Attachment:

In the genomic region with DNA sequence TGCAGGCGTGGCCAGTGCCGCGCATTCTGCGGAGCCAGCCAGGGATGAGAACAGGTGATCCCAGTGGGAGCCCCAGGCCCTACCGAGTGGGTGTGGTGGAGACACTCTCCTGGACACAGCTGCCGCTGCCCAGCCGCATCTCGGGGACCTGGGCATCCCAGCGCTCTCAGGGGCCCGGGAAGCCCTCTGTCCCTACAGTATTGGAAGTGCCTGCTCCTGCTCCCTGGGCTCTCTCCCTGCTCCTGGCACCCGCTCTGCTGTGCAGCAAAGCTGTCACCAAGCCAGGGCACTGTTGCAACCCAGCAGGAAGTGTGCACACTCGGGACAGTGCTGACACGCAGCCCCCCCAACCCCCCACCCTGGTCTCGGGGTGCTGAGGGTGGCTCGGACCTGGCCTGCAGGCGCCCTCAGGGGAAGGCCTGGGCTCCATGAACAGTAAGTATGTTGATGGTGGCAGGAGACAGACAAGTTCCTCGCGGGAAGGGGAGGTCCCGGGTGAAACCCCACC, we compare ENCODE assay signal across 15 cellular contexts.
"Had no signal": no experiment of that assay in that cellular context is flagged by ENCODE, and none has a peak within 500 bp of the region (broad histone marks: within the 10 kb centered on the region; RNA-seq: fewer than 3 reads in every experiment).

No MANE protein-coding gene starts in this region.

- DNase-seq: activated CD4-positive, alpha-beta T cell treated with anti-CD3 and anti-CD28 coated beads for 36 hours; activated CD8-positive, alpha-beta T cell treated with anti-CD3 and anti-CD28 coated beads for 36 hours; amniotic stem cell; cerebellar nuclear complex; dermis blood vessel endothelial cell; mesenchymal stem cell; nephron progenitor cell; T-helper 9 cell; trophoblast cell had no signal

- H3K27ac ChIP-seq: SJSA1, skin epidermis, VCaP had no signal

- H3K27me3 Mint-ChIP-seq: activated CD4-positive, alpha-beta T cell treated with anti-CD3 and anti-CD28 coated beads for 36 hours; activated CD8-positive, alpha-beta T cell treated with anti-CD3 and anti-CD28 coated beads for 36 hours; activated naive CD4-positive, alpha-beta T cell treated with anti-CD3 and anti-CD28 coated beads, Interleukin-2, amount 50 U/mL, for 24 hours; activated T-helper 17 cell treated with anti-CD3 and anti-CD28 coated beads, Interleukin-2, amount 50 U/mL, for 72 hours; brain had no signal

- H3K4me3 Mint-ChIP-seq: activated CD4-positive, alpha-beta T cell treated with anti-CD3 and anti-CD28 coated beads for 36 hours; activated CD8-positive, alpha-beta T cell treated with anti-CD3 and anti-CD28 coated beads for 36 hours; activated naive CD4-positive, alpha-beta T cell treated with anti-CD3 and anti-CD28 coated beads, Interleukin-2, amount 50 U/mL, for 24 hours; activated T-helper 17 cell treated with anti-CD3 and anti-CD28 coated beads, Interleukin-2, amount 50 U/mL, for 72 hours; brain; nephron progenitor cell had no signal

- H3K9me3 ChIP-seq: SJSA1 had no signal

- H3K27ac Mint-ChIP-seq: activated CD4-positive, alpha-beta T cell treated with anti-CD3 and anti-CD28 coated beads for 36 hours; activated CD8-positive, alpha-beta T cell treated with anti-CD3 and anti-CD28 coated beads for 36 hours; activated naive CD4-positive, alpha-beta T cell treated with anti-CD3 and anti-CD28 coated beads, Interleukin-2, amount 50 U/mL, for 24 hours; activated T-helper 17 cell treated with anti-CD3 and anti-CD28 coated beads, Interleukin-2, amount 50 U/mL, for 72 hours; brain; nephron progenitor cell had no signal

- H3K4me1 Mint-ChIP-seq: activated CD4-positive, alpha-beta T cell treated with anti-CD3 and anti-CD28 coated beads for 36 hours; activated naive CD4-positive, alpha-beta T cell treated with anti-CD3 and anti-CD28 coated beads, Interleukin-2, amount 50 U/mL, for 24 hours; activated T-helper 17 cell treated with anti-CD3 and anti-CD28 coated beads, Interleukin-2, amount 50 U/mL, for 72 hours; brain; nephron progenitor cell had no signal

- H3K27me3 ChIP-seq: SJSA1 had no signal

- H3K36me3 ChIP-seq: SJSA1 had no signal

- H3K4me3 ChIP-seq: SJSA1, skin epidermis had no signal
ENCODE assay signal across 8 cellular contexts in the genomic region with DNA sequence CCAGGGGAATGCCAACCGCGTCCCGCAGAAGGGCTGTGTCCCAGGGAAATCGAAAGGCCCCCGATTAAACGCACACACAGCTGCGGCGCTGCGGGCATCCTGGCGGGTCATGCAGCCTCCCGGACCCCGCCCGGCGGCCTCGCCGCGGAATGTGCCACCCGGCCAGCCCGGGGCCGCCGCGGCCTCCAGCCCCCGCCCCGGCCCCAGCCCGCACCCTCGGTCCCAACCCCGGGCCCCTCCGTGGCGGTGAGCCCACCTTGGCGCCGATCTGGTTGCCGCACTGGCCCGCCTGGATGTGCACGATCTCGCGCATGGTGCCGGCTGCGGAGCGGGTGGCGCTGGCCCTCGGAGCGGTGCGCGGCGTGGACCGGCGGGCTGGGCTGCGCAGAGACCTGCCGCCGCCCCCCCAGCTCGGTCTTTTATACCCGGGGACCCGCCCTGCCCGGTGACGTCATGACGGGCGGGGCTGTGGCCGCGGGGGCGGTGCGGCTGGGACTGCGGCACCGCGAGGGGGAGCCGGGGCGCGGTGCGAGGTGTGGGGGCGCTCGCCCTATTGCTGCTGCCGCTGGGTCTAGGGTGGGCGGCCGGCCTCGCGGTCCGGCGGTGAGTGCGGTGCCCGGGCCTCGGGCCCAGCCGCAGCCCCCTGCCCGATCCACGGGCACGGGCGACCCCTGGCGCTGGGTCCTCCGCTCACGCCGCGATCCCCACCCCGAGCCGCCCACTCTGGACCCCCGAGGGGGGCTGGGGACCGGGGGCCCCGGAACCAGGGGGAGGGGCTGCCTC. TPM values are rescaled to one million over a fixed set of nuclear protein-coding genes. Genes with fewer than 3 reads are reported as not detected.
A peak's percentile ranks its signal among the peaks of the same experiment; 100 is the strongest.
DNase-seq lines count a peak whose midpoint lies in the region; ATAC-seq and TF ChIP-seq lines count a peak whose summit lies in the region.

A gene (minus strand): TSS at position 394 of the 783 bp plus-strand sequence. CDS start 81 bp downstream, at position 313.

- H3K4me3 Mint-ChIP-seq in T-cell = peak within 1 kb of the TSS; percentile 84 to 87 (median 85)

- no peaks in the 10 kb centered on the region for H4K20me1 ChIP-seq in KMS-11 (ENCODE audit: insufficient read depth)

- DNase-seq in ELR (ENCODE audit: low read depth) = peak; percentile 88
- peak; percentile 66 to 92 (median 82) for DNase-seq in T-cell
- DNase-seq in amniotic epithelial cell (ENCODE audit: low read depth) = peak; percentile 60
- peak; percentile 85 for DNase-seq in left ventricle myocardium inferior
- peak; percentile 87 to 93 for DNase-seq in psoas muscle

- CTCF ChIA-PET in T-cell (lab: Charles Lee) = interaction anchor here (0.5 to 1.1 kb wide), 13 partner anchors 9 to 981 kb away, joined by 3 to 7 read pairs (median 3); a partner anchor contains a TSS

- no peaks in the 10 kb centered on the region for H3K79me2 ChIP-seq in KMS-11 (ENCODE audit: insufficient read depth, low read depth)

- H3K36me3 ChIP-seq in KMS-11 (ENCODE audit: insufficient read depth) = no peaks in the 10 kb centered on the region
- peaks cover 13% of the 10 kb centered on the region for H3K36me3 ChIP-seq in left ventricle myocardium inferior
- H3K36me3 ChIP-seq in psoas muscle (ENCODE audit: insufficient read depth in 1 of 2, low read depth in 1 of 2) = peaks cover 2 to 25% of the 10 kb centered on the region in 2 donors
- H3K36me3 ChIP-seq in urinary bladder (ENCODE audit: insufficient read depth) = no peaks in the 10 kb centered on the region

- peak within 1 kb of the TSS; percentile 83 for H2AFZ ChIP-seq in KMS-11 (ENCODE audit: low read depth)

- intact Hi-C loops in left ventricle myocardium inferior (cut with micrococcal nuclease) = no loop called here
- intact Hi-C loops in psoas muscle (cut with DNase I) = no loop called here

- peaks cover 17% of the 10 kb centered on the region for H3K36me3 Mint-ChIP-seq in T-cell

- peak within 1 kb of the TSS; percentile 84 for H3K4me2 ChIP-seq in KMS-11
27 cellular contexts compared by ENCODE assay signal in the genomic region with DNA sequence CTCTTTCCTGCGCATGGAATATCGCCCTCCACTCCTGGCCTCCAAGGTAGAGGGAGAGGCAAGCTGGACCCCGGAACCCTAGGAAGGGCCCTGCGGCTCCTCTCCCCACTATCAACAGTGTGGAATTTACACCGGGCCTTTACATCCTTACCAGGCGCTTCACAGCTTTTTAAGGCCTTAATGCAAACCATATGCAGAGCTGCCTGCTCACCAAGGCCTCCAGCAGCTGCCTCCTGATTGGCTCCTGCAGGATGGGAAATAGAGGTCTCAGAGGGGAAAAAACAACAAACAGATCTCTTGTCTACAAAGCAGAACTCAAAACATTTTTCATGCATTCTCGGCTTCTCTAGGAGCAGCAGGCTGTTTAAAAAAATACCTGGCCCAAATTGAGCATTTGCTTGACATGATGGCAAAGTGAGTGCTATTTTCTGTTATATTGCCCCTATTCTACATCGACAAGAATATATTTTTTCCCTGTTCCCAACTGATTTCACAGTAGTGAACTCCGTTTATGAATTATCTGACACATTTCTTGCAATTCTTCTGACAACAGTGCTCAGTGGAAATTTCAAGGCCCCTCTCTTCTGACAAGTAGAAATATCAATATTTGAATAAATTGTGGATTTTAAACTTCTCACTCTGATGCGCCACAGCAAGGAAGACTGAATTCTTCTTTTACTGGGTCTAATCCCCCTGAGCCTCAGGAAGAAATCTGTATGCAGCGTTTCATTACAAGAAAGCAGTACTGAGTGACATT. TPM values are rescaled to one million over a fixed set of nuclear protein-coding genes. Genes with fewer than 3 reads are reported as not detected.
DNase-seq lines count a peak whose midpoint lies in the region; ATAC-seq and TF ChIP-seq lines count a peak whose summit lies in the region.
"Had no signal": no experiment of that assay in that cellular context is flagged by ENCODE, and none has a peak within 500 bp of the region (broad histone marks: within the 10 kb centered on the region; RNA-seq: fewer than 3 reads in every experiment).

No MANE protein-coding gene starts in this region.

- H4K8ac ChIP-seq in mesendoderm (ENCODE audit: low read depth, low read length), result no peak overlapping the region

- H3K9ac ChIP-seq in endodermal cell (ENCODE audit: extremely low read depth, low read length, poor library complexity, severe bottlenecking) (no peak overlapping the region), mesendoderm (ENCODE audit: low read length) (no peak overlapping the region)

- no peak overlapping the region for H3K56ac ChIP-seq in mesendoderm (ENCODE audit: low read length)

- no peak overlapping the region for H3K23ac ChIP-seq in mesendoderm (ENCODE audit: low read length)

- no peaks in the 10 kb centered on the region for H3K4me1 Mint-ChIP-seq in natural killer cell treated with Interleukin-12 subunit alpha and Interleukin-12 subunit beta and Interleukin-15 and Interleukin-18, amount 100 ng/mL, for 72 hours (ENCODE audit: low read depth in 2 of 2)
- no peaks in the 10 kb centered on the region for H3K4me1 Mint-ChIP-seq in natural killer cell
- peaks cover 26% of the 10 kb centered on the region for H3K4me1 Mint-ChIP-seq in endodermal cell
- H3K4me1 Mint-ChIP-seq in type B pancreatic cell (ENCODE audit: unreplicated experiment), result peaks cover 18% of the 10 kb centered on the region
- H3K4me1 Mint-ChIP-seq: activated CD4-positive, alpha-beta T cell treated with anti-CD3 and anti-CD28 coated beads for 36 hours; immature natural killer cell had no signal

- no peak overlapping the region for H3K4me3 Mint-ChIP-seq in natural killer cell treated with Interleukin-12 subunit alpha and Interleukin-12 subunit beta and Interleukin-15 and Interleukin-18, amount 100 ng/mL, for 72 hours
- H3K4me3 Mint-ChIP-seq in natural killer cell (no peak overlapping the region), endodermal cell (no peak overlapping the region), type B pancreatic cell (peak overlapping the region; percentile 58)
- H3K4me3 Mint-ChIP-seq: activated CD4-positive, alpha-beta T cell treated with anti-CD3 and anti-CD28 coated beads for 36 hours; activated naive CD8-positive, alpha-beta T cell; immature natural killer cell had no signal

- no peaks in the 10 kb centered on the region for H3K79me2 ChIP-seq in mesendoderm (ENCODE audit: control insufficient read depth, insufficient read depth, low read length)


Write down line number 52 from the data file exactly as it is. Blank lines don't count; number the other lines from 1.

- no peaks in the 10 kb centered on the region for H3K79me2 ChIP-seq in mesendoderm (ENCODE audit: control insufficient read depth, insufficient read depth, low read length)